Money Advice Service chief executive Caroline Rookes has promised its review of recommendations published by Christine Farnish will be “open and transparent”.
Earlier today, the Farnish report recommended that the MAS budget for consumer education be halved, while the body should also face a substantial reorganisation.
The MAS has pledged to investigate the findings before reporting back to the Treasury in the Autumn, but critics have described the plans as the equivalent of “asking a school child to mark their own homework”.
Rookes says the MAS will create a “challenge panel” to review its work, comprising financial services firms, representatives from the charity sector and advisers.
She says: “We plan to do this as a very open and transparent piece of work, and we will work very closely with our stakeholders.
“All the organisations that we work closely with I would anticipate being represented. They can challenge the work we are doing, and any conclusions we might be reaching.”
MAS will be seeking to create the panel as soon as possible, Rookes adds, with initial work beginning on the review next week.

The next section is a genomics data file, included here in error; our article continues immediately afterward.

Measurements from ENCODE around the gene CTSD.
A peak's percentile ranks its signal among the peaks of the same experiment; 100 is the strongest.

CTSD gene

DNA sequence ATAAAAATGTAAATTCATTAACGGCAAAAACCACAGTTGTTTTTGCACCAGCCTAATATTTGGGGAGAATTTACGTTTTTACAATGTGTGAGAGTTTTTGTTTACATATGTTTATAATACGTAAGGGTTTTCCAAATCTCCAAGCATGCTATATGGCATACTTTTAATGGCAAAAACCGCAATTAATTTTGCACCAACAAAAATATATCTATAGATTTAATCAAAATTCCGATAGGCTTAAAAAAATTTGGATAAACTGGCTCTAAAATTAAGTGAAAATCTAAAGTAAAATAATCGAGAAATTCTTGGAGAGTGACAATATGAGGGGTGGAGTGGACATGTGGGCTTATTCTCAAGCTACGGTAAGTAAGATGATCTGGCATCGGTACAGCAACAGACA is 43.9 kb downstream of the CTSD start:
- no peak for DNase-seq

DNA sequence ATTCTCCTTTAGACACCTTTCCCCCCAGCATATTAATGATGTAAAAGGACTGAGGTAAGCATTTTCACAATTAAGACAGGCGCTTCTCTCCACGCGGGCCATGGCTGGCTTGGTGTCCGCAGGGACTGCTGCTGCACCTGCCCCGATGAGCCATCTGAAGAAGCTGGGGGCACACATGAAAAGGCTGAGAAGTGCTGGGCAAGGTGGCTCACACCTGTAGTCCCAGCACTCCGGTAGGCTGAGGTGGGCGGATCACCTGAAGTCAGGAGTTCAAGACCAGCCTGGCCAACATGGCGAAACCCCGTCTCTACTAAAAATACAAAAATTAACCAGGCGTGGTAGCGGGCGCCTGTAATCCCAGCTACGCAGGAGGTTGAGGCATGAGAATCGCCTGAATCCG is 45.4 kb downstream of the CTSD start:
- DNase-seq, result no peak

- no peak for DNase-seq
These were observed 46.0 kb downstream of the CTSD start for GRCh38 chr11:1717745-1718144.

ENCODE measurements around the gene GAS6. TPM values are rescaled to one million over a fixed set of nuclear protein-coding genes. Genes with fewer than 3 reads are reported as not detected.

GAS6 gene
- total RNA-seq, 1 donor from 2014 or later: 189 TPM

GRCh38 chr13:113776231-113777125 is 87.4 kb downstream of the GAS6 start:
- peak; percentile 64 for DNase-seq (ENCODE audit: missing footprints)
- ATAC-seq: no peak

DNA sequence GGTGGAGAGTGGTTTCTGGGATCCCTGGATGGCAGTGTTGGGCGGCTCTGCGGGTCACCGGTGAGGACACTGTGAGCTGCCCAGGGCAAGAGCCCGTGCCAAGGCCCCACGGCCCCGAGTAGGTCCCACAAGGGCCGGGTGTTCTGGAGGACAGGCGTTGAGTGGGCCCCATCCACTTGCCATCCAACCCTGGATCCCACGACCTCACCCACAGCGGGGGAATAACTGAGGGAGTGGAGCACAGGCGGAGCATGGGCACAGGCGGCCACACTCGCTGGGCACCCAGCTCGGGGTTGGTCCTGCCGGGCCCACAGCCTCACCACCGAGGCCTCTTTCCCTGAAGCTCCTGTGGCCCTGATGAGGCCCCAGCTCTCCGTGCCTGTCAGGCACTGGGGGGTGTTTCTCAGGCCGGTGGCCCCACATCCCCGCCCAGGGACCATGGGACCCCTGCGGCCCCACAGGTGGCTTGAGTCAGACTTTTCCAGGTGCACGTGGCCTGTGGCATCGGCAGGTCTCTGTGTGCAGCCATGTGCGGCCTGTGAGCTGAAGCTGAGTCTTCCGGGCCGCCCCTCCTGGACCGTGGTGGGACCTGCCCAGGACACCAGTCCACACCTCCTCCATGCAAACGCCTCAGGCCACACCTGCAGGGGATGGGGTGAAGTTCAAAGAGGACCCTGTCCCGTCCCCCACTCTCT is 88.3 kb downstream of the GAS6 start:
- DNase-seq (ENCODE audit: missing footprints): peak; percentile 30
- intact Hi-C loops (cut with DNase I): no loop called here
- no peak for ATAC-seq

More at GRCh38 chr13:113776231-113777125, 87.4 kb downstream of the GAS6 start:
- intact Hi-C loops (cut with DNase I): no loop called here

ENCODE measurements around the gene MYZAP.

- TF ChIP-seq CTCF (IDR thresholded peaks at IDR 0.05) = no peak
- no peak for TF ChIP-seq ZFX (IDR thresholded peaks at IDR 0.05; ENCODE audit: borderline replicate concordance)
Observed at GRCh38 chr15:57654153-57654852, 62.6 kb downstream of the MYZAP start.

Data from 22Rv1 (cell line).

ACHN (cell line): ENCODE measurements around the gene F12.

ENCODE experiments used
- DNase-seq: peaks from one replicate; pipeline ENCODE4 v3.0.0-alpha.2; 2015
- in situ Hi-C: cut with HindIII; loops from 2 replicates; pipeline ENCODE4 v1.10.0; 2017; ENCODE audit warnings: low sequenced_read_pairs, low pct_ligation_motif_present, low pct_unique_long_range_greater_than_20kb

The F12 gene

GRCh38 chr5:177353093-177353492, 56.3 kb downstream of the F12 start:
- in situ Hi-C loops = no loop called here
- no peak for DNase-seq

One topic unlikely to be breached in the early days of the review is Farnish’s recommendation that the MAS budget for “money advice” be slashed to half its existing size of £43m.
Rookes says MAS will only be able to reach an opinion on costs when it has evaluated how it will perform in a renewed structure.
She says: “We need to look very closely at the extent to which the market does provide impartial advice, and the extent to which we can operate as a standard setter than a direct deliverer.
“[Farnish] is recommending we take a more active and strategic role in education for example, and that’s a new role for us and that is going to require additional resources. But it’s impossible to see until we have performed some additional work.”
Fundamentally, however, Rookes says she is happy the Farnish report concluded there is a future need for MAS in both its debt advice and consumer education divisions.
“The report concludes that MAS has two very important functions,” Rookes says. “That to me is confirmation that there is a future for MAS.”